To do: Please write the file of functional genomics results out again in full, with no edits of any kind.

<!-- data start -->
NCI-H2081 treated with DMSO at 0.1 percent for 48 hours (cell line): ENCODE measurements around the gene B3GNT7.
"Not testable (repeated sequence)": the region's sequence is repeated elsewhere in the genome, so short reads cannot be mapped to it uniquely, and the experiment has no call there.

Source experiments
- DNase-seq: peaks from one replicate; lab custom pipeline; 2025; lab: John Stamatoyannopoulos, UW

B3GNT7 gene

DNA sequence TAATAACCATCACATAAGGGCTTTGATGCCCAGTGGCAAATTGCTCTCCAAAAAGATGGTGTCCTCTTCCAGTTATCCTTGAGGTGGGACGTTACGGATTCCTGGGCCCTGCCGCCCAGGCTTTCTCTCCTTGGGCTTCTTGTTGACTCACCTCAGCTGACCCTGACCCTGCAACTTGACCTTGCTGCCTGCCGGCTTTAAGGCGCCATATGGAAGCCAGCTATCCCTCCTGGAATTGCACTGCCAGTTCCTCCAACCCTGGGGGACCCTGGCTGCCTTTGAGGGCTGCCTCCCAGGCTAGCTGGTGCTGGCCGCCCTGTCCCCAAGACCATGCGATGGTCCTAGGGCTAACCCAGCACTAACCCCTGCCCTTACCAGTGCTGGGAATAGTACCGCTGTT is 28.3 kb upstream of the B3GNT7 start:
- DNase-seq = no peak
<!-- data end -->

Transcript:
NCI-H2081 treated with DMSO at 0.1 percent for 48 hours (cell line): ENCODE measurements around the gene B3GNT7.
"Not testable (repeated sequence)": the region's sequence is repeated elsewhere in the genome, so short reads cannot be mapped to it uniquely, and the experiment has no call there.

Source experiments
- DNase-seq: peaks from one replicate; lab custom pipeline; 2025; lab: John Stamatoyannopoulos, UW

B3GNT7 gene

DNA sequence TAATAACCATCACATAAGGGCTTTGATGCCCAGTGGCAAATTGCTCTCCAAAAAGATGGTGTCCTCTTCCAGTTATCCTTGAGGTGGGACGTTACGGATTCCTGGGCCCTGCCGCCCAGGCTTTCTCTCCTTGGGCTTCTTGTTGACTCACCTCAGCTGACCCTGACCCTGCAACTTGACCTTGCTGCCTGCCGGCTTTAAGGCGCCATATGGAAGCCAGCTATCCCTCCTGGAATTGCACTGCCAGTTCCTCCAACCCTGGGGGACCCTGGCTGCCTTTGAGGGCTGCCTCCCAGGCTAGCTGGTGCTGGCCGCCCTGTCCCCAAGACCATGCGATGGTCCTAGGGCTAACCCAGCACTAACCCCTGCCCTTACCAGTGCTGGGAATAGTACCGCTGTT is 28.3 kb upstream of the B3GNT7 start:
- DNase-seq = no peak